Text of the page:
The Charlotte News

Thursday, November 14, 1940



Site Ed. Note: "Arming Japan" points up the problem confronting the Allies in 1940, to embargo all commodities from Japan or to enable a flow of the most precious commodity, oil, to avoid the prospect of Japan attacking the Dutch East Indies and Malaysia. Eventually, of course, despite the Dutch deal in 1940 to provide Japan with oil, and despite the continuing flow from California oilfields through the first half of 1941, the Japanese warlords chose the course of attack anyway.

As we have observed before, the modern game of empire tends to center around this one viscid commodity. Should we wage a war to develop alternative means of running our vehicles, all certainly within our technological grasp, we would end many troubling empire quests and without spilling a drop of blood in doing so. Not to mention the notion that we would place a large dent in global warming.

But all of that takes leadership and a public which is willing to part with its SUV's and is not going to be wowed by the prospect of a $300 tax rebate ignoring the facts of life that by cutting federal revenue, local and state government revenue suffers, resulting in higher state taxes, higher property taxes, higher college tuitions, etc., etc. We seem to remember some economists arguing a year or so ago that invasion of Iraq would free up millions upon millions of barrels of rich crude onto the world market with the consequent decrease in oil prices... Won't get fooled again, huh?

For the other editorial of this date, which was significant in garnering for Cash a Pulitzer nomination, see "Sea Fight".

Arming Japan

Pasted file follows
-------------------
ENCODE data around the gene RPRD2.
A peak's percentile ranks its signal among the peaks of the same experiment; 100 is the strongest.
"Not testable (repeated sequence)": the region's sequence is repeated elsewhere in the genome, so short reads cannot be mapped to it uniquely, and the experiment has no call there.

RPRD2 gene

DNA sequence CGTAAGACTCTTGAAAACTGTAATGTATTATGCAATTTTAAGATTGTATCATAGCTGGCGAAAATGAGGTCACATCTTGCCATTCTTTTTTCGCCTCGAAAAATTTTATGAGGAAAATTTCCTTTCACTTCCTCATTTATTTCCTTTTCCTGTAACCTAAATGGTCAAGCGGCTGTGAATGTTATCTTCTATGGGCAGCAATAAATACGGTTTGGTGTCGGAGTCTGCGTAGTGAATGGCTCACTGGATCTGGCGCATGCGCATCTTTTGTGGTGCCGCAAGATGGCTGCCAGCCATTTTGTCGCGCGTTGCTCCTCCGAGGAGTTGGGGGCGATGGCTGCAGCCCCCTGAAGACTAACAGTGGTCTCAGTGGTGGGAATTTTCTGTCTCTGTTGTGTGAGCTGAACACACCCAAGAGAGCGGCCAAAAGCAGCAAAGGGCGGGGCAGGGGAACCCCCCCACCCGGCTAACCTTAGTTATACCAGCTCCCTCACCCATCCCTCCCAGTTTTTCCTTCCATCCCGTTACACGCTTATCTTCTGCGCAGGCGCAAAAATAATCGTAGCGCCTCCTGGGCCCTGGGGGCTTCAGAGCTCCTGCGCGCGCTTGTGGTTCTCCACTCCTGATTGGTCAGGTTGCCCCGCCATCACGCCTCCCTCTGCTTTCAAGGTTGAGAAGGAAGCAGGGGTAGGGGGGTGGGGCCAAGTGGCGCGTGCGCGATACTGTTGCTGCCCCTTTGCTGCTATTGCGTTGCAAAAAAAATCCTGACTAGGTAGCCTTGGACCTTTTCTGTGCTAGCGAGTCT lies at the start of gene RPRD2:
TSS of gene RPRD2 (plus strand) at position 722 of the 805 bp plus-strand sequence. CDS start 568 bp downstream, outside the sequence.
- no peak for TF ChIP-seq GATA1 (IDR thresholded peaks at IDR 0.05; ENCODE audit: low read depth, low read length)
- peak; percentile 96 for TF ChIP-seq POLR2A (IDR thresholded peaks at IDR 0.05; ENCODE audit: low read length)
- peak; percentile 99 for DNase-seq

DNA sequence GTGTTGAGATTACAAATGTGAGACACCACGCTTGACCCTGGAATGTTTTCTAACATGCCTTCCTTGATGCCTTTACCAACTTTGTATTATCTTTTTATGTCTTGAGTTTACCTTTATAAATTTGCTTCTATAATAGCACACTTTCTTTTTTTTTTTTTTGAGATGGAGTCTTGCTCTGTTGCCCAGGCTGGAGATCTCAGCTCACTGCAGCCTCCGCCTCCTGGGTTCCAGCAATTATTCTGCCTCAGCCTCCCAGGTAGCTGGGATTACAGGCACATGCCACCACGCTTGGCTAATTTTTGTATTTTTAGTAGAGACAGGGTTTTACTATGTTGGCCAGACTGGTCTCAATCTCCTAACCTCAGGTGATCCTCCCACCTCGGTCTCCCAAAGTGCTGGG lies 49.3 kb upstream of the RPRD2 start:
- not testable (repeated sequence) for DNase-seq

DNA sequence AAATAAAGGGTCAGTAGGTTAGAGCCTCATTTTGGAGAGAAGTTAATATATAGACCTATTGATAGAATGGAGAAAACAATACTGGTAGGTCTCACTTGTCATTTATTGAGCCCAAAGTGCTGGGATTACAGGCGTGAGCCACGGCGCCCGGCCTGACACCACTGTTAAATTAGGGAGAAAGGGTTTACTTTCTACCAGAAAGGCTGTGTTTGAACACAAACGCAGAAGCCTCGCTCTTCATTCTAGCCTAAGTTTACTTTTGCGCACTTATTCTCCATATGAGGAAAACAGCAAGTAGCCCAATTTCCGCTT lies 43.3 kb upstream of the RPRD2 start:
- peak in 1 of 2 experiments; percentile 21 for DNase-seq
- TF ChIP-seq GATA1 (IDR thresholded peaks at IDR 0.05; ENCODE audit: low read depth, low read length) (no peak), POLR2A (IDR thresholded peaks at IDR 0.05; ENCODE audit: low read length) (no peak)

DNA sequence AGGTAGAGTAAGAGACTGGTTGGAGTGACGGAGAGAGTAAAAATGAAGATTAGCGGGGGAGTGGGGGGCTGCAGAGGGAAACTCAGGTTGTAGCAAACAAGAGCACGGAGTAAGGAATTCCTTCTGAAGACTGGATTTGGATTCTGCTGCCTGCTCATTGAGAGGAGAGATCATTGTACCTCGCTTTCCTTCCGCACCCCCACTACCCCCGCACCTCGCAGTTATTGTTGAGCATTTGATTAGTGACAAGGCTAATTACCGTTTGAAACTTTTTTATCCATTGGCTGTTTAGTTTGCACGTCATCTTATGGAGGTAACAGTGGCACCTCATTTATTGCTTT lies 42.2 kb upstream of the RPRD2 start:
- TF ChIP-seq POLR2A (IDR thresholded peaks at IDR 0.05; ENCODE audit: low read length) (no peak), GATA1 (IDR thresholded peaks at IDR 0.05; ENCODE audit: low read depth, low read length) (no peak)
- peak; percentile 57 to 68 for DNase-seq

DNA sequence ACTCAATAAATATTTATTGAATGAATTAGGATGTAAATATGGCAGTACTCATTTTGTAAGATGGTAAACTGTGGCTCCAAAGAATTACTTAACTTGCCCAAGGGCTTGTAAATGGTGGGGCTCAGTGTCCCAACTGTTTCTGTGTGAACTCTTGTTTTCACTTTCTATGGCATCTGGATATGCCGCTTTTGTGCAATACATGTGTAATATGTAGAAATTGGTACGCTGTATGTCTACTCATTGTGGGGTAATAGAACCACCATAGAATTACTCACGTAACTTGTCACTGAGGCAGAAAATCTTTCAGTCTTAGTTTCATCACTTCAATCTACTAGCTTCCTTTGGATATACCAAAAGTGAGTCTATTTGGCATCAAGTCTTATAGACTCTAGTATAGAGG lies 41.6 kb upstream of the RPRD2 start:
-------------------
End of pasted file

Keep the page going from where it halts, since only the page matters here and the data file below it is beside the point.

She Now Has Two Sources For Oil for Battleships

Oil men in New York attempt to minimize the importance of Japan's new oil deal with the Dutch East Indies, but it may be suspected that they are parties in interest. American and British oil companies in the islands will have the handling of most of the Japanese contracts.

The plain fact is that Japan is now about to get about three and one-half times as much oil from the Dutch as she has been getting-1,800,000 tons in the next six months to be exact. How long that would keep the Japanese battlefleet in action we don't know, but obviously it would be for a considerable time.

Meantime, it is to be observed, Japan continues able to buy petroleum products from the United States with the sole exception of high octane gasoline for airplanes. She can buy and store all the fuel oil she wants for battleships, for instance.

In view of the uses to which she may presently put those battleships the Dutch East Indies agreement seems in simple common sense to raise pointedly the question as to whether it isn't time to extend our embargo to include all petroleum products.

But there is little prospect that we are going to do any such thing. That the United States State Department was opposed to the Dutch deal seems probable. But apparently the British were willing to acquiesce in it, in the hope of avoiding a showdown with Japan.



Passing of Chamberlain Opens Way To Changes

The British deny it, but the death of Chamberlain may well be the signal for shake-ups in the Churchill Cabinet.

The idea of replacing Foreign Secretary Halifax with Anthony Eden by way of appeasing Russia seems pretty useless now. The expectations of the United States Department of State that Molotoff will line up more closely with the Axis are probably founded on good evidence. And indeed, so far as we know, the British themselves seem to be resigned to that.

But even though the Russian hope has gone a-glimmering now, it still remains true that the appointment of Eden in place of Halifax would probably be calculated to strengthen the Churchill Government. Not that Eden is necessarily the stronger man. He did, it is true, have a clarity of mind to see what was going to come out of Musso's Ethiopian adventure. But in action he has not always been adept. And Halifax is apparently no longer an appeaser, knows his job perhaps better than any man in England.

For all that there are certainly segments of the British and American opinion which will not feel quite easy about the possibility of appeasement until all the old Baldwin-Chamberlain group are shown the door and replaced with men who fought them all along.


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